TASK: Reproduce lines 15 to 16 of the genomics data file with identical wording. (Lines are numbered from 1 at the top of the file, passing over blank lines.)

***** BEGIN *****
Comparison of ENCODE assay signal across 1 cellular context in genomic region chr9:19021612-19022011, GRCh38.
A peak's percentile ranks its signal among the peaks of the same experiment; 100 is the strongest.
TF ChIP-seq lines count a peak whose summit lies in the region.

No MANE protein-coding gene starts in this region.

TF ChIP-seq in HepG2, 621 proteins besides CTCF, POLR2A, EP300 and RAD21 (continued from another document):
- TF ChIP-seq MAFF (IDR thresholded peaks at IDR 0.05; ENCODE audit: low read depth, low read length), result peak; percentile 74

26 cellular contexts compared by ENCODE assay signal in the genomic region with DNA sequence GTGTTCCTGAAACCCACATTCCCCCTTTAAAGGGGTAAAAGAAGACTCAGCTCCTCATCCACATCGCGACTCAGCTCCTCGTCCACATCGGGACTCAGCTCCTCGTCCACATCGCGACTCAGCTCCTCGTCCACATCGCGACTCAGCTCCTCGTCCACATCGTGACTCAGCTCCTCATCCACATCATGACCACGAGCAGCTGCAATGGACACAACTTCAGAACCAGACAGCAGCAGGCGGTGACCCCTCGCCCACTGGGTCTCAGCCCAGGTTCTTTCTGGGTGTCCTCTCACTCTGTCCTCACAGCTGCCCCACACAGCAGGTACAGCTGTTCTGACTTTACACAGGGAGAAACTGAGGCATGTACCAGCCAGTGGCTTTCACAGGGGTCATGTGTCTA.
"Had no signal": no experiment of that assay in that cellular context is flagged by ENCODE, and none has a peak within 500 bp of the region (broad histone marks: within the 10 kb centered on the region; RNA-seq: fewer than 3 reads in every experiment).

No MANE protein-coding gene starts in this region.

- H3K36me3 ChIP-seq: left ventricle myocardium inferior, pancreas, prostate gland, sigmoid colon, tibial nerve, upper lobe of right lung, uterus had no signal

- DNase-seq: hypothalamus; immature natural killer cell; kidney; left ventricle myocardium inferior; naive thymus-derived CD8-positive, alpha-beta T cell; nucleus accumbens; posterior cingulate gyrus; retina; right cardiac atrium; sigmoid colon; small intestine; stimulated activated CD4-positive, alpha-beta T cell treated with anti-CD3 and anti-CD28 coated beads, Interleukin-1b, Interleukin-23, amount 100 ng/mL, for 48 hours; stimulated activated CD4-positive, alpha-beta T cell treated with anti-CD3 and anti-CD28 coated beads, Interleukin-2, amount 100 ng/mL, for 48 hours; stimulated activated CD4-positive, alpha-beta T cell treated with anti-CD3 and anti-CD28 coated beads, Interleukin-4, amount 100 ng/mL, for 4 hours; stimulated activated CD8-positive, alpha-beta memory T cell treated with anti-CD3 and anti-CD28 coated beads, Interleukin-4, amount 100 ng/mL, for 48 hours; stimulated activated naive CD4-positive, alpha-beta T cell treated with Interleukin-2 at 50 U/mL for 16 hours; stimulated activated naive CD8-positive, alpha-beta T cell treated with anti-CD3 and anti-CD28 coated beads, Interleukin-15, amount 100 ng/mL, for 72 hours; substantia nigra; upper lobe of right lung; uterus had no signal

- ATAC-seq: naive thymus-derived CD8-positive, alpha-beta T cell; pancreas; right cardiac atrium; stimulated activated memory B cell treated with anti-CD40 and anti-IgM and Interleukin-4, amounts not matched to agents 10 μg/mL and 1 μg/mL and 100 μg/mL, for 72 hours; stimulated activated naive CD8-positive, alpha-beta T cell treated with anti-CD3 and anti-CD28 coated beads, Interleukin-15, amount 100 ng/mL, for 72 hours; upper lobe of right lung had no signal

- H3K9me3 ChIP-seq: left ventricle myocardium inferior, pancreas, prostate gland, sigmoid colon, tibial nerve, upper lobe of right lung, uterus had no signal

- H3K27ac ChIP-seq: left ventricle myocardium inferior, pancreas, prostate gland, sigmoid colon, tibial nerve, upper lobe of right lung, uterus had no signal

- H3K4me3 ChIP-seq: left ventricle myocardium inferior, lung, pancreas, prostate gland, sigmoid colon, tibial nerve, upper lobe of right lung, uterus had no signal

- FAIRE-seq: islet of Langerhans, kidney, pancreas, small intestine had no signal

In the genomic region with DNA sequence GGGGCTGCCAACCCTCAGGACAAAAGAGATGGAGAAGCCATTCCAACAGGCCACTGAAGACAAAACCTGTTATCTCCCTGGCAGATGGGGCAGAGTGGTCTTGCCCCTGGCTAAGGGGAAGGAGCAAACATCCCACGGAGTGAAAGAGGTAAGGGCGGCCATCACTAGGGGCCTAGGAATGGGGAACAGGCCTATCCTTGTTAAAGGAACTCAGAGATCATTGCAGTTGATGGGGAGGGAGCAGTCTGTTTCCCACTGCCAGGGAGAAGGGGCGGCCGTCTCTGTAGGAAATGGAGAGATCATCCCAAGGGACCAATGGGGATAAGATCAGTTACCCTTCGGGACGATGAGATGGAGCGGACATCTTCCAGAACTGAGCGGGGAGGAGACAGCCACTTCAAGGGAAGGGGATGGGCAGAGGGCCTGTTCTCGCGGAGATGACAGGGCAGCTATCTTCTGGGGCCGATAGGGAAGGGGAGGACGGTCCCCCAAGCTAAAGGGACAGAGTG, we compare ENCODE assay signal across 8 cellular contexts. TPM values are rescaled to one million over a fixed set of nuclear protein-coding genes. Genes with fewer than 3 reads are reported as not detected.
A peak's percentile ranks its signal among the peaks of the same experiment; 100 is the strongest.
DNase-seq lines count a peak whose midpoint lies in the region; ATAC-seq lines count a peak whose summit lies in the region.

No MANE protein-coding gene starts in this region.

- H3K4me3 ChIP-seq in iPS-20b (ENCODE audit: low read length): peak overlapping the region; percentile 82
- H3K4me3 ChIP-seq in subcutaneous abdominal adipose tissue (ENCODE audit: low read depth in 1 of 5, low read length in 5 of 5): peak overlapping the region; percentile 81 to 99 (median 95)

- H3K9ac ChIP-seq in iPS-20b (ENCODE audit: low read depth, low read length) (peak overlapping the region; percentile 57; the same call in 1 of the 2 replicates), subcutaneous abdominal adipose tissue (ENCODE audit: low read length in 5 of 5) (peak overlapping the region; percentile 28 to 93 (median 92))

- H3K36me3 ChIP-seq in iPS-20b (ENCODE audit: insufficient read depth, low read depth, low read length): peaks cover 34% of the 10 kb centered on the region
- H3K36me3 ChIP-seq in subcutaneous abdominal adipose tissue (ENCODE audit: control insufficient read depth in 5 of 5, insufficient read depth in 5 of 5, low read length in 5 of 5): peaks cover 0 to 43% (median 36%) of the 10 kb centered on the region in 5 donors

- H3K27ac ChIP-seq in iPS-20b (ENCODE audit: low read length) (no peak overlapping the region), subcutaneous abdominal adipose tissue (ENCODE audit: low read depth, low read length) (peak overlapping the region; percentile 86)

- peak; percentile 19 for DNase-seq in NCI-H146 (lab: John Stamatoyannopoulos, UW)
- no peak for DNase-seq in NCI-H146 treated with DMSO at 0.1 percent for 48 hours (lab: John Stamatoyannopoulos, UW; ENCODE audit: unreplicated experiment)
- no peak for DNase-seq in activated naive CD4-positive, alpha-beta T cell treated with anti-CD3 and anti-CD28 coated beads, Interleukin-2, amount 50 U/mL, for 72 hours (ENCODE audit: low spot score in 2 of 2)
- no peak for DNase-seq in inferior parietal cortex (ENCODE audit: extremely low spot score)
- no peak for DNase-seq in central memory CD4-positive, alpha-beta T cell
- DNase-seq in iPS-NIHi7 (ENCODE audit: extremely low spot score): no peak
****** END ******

- H3K4me3 ChIP-seq: left ventricle myocardium inferior, lung, pancreas, prostate gland, sigmoid colon, tibial nerve, upper lobe of right lung, uterus had no signal

- FAIRE-seq: islet of Langerhans, kidney, pancreas, small intestine had no signal